Urinary Tract Infection
(UTI; Lower UTI)
by Julie Riley, MS, RD
A urinary tract infection (UTI) is an infection in any part of the urinary system including:
The infection can cause swelling in the tract. This makes it painful to pass urine. The infection may be named for the specific area of the urinary tract that it effects:
UTIs are caused by bacteria. The bacteria cling to the opening of the urethra. There they begin to grow and spread. The infection can then move up into the bladder. If the infection is not treated it can spread to the kidney. It can then lead to a severe kidney infection.
The bacteria often come from the colon or vagina. They are passed or moved toward the urethra.
UTIs are more common in women.
Other factors that may increase your chance of a UTI include:
Some conditions may increase the chance of a UTI:
Some may not have any symptoms. Those that do have symptoms may have:
An infection in the kidney can be more serious. Call your doctor right away if you have symptoms of a kidney infection, such as:
Your doctor will ask about your symptoms and medical history. A physical exam will also be done. A sample of your urine will be studied for:
Frequent infections may be caused by a blockage or structure issues. Tests can show images of the urinary tract. Options may include:
UTIs are treated with antibiotics. You will probably start to feel better after 1-2 days. It is important to take all of the medicine, even if you feel better. A hospital stay may be needed with a severe infection. The antibiotics can then be delivered through an IV.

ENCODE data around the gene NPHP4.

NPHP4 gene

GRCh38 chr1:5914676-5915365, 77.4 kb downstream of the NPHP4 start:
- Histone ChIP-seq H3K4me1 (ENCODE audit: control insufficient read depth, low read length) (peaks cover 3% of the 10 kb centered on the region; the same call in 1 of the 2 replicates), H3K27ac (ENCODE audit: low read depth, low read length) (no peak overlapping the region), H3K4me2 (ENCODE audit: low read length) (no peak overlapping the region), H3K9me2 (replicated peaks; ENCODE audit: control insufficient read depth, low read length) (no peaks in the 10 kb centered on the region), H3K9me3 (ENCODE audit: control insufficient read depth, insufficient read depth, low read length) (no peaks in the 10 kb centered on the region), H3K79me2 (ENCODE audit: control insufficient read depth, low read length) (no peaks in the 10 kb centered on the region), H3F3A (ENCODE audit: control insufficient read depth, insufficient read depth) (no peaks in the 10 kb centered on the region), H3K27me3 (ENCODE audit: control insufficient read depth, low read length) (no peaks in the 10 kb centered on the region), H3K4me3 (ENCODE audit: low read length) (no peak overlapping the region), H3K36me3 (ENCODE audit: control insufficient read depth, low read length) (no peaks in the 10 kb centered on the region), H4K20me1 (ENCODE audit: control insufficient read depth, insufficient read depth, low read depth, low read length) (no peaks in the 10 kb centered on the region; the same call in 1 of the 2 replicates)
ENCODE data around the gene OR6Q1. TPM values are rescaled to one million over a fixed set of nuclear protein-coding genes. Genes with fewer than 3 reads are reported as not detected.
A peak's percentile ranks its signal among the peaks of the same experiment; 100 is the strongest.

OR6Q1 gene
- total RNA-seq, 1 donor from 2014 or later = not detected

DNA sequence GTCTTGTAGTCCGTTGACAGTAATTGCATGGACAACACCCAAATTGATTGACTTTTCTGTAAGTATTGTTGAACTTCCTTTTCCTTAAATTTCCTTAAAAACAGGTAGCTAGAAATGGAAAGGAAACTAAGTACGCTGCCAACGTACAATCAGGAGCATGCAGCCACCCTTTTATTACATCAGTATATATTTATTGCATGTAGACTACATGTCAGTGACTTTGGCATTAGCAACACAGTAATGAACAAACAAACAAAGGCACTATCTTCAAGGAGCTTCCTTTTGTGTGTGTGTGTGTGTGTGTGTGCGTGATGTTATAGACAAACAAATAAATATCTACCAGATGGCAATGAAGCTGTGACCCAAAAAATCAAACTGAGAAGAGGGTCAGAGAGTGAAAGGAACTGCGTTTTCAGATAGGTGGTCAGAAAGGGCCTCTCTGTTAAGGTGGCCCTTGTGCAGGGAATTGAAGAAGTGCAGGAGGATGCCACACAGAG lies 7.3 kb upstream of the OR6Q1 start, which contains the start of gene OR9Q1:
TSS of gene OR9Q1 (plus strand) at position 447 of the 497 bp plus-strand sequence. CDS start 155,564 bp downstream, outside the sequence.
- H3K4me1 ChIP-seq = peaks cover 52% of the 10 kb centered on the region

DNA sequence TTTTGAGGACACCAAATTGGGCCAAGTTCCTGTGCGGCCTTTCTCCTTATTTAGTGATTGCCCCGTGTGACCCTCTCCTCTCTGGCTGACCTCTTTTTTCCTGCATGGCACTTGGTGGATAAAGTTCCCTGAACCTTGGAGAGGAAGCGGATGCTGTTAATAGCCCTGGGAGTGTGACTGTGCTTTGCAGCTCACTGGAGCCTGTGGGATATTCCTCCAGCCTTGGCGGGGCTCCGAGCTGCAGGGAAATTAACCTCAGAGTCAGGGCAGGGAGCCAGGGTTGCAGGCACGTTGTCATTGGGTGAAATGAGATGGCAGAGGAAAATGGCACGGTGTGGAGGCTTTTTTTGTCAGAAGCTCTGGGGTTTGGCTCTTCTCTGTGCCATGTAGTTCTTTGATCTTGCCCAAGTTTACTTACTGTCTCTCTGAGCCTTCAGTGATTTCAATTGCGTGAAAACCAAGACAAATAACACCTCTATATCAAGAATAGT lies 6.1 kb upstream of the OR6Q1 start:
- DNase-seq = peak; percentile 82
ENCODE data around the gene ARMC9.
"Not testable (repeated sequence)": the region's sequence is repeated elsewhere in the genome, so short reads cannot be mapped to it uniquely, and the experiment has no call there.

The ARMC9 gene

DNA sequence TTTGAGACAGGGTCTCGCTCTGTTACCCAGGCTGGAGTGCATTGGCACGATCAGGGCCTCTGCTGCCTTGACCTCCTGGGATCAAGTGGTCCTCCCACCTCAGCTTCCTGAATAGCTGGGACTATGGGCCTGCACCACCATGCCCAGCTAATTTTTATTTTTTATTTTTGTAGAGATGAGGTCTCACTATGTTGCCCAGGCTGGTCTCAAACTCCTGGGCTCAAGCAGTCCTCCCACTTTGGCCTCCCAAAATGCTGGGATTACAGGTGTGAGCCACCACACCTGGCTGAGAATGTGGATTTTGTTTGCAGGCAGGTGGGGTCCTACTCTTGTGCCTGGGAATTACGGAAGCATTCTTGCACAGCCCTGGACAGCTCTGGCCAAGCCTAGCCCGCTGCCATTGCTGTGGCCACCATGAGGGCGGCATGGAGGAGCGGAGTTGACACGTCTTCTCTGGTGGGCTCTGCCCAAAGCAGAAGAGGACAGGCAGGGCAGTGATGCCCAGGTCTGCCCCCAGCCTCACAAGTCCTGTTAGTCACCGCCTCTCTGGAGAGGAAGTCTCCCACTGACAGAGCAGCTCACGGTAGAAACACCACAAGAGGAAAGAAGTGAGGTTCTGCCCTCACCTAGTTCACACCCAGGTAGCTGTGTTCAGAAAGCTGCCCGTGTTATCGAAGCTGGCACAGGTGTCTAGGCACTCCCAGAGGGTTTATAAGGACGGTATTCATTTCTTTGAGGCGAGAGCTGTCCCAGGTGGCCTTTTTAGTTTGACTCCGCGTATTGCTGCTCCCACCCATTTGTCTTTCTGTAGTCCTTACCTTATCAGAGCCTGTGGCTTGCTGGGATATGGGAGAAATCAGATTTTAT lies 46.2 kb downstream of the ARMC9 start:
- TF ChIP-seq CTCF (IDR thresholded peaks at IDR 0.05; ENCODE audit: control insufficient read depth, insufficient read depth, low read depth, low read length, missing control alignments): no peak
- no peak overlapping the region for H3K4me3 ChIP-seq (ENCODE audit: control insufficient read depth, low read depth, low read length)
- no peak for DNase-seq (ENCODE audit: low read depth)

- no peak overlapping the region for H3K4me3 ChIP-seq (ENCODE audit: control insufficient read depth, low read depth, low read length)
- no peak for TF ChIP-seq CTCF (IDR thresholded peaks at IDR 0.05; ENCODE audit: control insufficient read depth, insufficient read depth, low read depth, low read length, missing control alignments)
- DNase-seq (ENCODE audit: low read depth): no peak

The infection may cause pain and spasms in the bladder. Your doctor may recommend medicine to help manage pain.
To help decrease the risk of a UTI:
If the UTI is due to a problem with the urinary tract it may need to be fixed. The repair may help prevent future infections.
National Kidney Foundation
Urology Care Foundation
Canadian Urological Association
Women's Health Matters
American College of Obstetricians and Gynecologists. ACOG Practice Bulletin No. 91: Treatment of urinary tract infections in nonpregnant women. Obstet Gynecol. 2008;111(3):785-794. Reaffirmed 2016.
Bladder infection (urinary tract infection—UTI) in adults. National Institute of Diabetes and Digestive and Kidney Diseases website. Available at: https://www.niddk.nih.gov/health-information/urologic-diseases/bladder-infection-uti-in-adults. Accessed September 7, 2017.
Jepson RG, Craig JC. Cranberries for preventing urinary tract infections. Cochrane Database Syst Rev. 2008;(1):CD001321.
Pohl A. Modes of administration of antibiotics for symptomatic severe urinary tract infections. Cochrane Database of Syst Rev. 2007;(4):CD003237.
Uncomplicated urinary tract infection (UTI) (pyelonephritis and cystitis). DynaMed Plus website. Available at: https://www.dynamed.com/topics/dmp~AN~T116894/Uncomplicated-urinary-tract-infection-UTI-pyelonephritis-and-cystitis. Updated March 15, 2017. Accessed November 30, 2017.
Urinary tract infection (UTI) in men. EBSCO DynaMed Plus website. Available at: https://www.dyname... . Updated January 26, 2017. Accessed September 7, 2017.
What is a urinary tract infection (UTI) in adults? Urology Care Foundation website. Available at:
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Accessed September 1, 2015.
Last reviewed September 2018 by EBSCO Medical Review Board Adrienne Carmack, MD
Last Updated: 7/3/2018
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